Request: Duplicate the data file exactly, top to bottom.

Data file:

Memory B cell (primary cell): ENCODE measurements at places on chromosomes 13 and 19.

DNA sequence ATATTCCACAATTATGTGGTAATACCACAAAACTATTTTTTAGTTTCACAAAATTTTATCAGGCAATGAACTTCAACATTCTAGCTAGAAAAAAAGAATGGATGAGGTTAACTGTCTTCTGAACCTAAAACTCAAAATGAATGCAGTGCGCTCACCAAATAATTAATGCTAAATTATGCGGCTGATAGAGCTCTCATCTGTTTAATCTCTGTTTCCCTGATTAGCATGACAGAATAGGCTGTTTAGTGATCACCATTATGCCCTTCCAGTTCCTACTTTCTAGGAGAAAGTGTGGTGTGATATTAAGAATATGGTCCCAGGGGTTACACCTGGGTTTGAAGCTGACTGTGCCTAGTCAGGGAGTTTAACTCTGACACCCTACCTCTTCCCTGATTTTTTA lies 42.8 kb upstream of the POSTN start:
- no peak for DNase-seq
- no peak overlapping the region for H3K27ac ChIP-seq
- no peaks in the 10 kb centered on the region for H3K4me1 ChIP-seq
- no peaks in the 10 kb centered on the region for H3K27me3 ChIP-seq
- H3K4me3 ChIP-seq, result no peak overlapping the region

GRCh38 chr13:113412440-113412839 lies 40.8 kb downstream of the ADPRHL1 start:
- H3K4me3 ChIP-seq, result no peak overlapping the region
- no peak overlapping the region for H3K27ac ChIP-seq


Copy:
Memory B cell (primary cell): ENCODE measurements at places on chromosomes 13 and 19.

DNA sequence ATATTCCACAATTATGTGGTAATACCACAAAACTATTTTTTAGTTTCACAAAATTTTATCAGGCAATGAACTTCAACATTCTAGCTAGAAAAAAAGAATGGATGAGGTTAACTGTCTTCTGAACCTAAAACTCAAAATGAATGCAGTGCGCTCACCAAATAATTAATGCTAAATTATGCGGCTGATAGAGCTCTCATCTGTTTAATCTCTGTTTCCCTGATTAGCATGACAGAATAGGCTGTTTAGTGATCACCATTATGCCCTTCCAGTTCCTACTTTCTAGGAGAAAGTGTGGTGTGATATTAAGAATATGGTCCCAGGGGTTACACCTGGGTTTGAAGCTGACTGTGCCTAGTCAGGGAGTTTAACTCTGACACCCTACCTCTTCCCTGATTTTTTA lies 42.8 kb upstream of the POSTN start:
- no peak for DNase-seq
- no peak overlapping the region for H3K27ac ChIP-seq
- no peaks in the 10 kb centered on the region for H3K4me1 ChIP-seq
- no peaks in the 10 kb centered on the region for H3K27me3 ChIP-seq
- H3K4me3 ChIP-seq, result no peak overlapping the region

GRCh38 chr13:113412440-113412839 lies 40.8 kb downstream of the ADPRHL1 start:
- H3K4me3 ChIP-seq, result no peak overlapping the region
- no peak overlapping the region for H3K27ac ChIP-seq